1

I need to serialize this:

List<Event>

where the Event class is:

public class Event {
  public int id;
  public String foo;
  public String bar;
}

into JSON of this form:

{
  "123":{"foo":"...","bar":"..."},
  "345":{"foo":"...","bar":"..."}
}

Taking the "id" property out of Event and storing a Map would do the trick, but I need to support duplicate IDs.

Is there an annotation I can put on the "id" property to cause Jackson to treat it as a key, with the rest of the object as the associated value?

  • You MUST accept your answers more often – PhD Jun 25 '12 at 20:22
0

With your current structure of ID as the key, I'm not sure having duplicate IDs is possible in the JSON spec. Maybe if you had arrays with the IDs. I think you need to re-evaluate your desired JSON output.

  • I agree. The structure of the JSON is not ideal. Unfortunately it's out of my control. The server expects that particular format. – jph Jun 25 '12 at 20:33
0

You could use IdentityHashMap, so you could use different instances of string containing same value and have this result:

{"1":{"foo":"foo1","bar":"bar"},"2":{"foo":"foo2.1","bar":"bar"},"3":{"foo":"foo2","bar":"baz"},"2":{"foo":"foo2","bar":"baz"}}

that you can have executing this:

import java.io.IOException;
import java.util.Arrays;
import java.util.IdentityHashMap;
import java.util.List;

import org.codehaus.jackson.JsonGenerationException;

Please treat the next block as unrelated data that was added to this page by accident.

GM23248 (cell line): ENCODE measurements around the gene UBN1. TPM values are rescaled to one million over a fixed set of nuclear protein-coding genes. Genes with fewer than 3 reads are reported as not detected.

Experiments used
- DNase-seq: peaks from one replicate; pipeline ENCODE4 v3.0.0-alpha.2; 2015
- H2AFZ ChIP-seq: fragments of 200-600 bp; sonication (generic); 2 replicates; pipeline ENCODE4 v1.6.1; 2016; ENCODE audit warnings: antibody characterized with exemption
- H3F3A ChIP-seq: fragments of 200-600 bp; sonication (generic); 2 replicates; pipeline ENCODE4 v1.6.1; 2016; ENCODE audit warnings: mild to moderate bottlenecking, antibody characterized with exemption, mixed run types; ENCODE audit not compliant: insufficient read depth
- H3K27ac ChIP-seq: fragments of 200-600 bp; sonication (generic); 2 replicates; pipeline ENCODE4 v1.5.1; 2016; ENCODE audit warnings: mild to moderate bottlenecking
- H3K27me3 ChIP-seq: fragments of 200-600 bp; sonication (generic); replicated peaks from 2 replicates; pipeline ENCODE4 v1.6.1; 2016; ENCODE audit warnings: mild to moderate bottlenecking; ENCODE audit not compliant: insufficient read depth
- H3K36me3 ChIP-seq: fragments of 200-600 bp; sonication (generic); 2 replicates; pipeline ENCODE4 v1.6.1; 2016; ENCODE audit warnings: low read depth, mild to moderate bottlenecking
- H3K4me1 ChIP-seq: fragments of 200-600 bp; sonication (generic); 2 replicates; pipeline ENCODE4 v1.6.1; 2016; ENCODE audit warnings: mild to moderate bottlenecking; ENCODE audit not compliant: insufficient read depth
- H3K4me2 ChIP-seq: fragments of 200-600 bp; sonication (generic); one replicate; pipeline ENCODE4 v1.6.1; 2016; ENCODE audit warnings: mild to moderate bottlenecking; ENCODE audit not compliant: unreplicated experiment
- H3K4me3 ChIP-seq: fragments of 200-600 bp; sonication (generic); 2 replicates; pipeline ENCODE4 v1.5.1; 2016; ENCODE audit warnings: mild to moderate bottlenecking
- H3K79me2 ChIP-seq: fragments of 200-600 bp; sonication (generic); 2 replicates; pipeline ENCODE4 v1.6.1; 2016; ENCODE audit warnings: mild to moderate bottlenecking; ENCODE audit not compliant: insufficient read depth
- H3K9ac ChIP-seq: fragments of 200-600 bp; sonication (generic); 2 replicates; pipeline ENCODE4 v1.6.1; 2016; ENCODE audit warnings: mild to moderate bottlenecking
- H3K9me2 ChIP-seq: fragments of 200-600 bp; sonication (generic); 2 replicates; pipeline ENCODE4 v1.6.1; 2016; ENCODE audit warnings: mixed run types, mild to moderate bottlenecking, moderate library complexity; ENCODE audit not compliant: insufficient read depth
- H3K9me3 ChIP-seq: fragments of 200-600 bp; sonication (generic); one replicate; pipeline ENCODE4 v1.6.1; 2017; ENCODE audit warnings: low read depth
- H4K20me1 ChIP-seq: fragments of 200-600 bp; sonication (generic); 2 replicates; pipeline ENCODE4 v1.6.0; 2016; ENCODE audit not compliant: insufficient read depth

import org.codehaus.jackson.annotate.JsonIgnoreProperties;
import org.codehaus.jackson.map.JsonMappingException;
import org.codehaus.jackson.map.ObjectMapper;

public class JacksonTest {

    public static void main(final String[] args) throws JsonGenerationException, JsonMappingException, IOException {
        ObjectMapper om = new ObjectMapper();

        IdentityHashMap<String, Event> ihm = new IdentityHashMap<String, Event>();

        List<Event> list = Arrays.asList( //
                new Event(1, "foo1", "bar"), //
                new Event(2, "foo2", "baz"), //
                new Event(2, "foo2.1", "bar"), //
                new Event(3, "foo2", "baz") //
                );

        for (Event e : list) {
            ihm.put(String.valueOf(e.id), e);
        }

        System.out.println(om.writeValueAsString(ihm));
    }

    @JsonIgnoreProperties({ "id" })
    public static class Event {
        public int id;
        public String foo;
        public String bar;

        public Event(final int id, final String foo, final String bar) {
            super();
            this.id = id;
            this.foo = foo;
            this.bar = bar;
        }

    }

}
  • I ended up simply doing the JSON encoding "by hand" and annotating the method with @JsonValue. This is running on Android, so I used Android's static JSONOBject.quote() method to escape the strings. – jph Jun 25 '12 at 21:22
  • I can see how @JsonValue works, but there is no need to quote anything -- just return POJO or Map with "correct" structure, and serializer will recursively handle it. – StaxMan Jun 26 '12 at 16:48

Your Answer

By clicking “Post Your Answer”, you agree to our terms of service, privacy policy and cookie policy

Not the answer you're looking for? Browse other questions tagged or ask your own question.